Data from the note, measure, and pitch CSV files were added to a worksheet that had a few vlookup formulas to combine them into a single file which was redownloaded. Generating this CSV was necessary because NodeBox doesn’t support reading data from an XML file but rather a CSV.
NodeBox is where the music came to life—visually. I’ve written about NodeBox before when I made Weather Portraits and Colors of World Flags and used it in many other recent projects. I can’t sing its praises enough. A lot of power is packed into a small free app.
In the screenshot above, the six groups of boxes do roughly the following:
- Import the CSV and filter out notation marks that aren’t notes.
- Calculate color based on instrument (only for scores with multiple instruments)
- Calculate circle size based on duration.
- Calculate distance from center based on pitch and octave.
- Calculate angle based on position in score.
- Assign calculations to each circle and resize the entire image for high-res printing.
The screenshot below shows a similar structure but for the black and white score for one instrument.
La Cathédrale Engloutie by Debussy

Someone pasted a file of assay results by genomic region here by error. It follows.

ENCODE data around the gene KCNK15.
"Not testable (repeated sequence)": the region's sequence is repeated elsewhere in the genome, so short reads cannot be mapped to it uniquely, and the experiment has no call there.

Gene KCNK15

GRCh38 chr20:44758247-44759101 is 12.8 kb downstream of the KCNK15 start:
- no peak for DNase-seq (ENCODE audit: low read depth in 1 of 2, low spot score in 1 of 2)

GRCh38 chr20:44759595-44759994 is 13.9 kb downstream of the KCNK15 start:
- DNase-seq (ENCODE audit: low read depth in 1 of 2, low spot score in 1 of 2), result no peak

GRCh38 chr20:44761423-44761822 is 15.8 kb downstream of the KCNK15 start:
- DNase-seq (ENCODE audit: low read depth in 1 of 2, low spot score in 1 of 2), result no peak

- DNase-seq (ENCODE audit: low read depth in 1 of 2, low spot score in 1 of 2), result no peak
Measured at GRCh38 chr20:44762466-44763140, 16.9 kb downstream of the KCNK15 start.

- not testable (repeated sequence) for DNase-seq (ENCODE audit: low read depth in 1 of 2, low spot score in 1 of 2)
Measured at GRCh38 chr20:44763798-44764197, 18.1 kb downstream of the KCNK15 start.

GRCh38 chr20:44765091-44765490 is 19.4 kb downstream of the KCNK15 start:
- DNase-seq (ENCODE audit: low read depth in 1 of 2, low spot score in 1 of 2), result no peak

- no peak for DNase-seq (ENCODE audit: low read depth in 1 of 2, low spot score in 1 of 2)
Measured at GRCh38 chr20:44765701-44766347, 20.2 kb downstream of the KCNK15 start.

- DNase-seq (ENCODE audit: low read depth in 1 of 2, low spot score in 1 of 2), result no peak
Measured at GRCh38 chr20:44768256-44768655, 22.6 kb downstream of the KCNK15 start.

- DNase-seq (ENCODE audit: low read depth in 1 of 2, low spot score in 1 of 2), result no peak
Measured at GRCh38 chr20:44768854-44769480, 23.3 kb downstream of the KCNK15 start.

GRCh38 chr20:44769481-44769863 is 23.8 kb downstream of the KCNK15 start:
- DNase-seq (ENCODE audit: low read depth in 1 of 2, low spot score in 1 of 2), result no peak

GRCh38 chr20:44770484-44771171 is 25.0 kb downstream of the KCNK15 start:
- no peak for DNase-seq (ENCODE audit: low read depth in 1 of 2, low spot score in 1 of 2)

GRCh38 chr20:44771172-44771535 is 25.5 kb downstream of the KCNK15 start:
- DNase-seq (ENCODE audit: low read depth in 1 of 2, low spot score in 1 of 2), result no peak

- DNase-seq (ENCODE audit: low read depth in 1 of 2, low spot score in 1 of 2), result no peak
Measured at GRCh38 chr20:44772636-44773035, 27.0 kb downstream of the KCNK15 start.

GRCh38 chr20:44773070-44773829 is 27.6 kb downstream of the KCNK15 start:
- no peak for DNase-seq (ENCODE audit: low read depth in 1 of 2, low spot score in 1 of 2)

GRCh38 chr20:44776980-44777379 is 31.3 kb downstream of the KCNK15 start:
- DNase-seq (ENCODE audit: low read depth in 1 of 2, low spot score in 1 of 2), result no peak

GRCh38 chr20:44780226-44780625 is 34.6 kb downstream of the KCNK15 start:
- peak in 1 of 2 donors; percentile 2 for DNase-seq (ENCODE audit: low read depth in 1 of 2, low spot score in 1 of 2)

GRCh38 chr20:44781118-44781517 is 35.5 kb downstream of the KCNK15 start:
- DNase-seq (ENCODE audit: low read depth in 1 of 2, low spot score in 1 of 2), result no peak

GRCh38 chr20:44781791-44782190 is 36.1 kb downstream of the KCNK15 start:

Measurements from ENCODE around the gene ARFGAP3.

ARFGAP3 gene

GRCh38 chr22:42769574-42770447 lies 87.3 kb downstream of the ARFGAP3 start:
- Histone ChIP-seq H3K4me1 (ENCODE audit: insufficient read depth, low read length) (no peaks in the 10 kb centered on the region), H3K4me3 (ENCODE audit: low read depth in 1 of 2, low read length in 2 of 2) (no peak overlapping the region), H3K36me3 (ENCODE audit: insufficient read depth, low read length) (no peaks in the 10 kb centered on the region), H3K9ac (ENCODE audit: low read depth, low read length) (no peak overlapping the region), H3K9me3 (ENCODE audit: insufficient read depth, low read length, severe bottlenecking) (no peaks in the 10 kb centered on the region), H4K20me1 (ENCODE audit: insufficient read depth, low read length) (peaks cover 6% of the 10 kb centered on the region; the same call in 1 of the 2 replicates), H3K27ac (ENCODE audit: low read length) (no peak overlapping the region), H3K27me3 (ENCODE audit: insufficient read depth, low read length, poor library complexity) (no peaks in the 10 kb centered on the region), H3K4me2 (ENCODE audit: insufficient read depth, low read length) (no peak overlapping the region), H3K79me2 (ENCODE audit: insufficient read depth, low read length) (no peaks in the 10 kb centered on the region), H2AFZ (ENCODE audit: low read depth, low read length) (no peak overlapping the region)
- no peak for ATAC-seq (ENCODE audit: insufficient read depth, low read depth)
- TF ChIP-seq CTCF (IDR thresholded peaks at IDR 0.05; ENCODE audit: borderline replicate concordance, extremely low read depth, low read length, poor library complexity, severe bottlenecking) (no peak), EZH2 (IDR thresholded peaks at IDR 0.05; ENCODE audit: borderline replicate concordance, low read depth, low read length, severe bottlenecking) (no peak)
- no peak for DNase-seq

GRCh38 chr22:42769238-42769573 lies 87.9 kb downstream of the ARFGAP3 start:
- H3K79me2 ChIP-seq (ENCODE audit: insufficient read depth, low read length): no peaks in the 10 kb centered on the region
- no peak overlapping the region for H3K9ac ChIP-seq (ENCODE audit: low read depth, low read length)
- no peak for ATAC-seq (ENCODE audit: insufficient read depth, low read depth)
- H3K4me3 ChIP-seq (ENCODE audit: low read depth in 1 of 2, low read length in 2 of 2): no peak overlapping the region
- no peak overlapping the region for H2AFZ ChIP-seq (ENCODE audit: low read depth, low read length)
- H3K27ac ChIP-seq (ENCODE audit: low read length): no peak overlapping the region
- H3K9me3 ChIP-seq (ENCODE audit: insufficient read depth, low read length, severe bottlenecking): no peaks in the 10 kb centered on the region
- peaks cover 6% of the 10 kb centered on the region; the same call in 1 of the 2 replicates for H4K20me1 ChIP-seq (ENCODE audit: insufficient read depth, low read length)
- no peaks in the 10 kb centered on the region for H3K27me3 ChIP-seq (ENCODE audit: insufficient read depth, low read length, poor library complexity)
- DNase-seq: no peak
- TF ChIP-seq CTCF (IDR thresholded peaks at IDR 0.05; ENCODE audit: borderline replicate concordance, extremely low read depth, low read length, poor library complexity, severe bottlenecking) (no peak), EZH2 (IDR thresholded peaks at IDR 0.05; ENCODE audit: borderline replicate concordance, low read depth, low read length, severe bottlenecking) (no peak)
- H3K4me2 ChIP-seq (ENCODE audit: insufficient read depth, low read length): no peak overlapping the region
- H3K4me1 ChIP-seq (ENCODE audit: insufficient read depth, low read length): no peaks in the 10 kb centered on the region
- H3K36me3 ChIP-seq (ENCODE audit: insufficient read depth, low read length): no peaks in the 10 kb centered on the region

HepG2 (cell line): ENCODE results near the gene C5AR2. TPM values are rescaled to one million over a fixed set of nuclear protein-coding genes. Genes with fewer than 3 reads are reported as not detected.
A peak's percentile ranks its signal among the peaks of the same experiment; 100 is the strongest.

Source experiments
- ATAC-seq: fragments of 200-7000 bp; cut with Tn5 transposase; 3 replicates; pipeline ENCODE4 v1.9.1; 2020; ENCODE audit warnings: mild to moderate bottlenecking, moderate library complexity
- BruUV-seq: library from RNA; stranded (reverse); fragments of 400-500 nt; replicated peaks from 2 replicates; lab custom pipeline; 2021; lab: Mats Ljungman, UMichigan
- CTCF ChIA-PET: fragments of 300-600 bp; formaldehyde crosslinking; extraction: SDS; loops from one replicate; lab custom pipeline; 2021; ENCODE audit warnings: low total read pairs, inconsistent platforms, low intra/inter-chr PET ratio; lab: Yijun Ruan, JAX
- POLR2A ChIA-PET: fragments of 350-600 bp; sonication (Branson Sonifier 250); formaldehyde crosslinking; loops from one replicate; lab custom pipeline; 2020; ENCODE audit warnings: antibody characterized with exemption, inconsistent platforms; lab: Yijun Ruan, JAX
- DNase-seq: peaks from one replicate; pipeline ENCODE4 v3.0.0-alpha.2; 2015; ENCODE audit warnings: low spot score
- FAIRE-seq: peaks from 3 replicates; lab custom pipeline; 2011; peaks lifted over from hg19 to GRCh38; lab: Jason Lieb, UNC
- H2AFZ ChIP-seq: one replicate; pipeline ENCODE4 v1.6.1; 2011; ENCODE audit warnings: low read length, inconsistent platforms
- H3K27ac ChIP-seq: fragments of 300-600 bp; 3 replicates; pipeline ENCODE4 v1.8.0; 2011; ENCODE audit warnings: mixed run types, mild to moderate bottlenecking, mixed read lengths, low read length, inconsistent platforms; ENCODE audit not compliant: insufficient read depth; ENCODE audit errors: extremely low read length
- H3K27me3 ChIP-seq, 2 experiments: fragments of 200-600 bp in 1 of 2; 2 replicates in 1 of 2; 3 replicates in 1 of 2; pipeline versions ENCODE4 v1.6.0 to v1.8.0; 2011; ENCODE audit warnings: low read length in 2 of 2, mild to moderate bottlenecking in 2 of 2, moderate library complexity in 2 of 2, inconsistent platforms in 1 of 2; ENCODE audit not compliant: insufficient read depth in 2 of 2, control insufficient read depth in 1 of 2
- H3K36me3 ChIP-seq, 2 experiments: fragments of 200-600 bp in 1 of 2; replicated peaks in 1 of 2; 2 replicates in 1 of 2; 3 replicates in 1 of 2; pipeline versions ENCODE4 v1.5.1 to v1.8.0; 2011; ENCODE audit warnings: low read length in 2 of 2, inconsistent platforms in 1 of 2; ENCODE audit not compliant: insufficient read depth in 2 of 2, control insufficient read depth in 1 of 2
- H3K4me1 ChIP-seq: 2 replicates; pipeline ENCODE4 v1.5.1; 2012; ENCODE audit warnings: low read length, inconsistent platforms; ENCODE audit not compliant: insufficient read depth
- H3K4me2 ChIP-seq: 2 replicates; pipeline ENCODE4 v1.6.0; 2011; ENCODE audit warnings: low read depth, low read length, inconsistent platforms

Scores for single instruments were exported as PNGs and those for multiple were exported as SVGs.
Illustrator and InDesign
PNGs for scores for single instruments were imported directly into InDesign. SVGs for scores for multiple instruments imported in Illustrator to for final color adjustment since NodeBox didn’t have the ability to apply blending modes beyond basic transparency.
Illustrator (left) and InDesign (right)
The following is a selection of early experiments with Moonlight Sonata and Toccata and Fugue.
All the markings from a PDF of Moonlight Sonata with the least frequently used in the center to most frequently used in the outer ring.
All the markings from a PDF of Moonlight Sonata sized based on how often they were used. There are a lot of eighth notes in the score.
First few measures of Moonlight Sonata. Each row is a measure and each rounded line in a row is a note sized based on duration and colored based on pitch and octave.
First few measures of Moonlight Sonata grouped by measure. Circles are sized based on duration, placed horizontally based on when they are played, and placed vertically based on pitch/octave. Colors are based on pitch/octave using Google’s Material Design palette.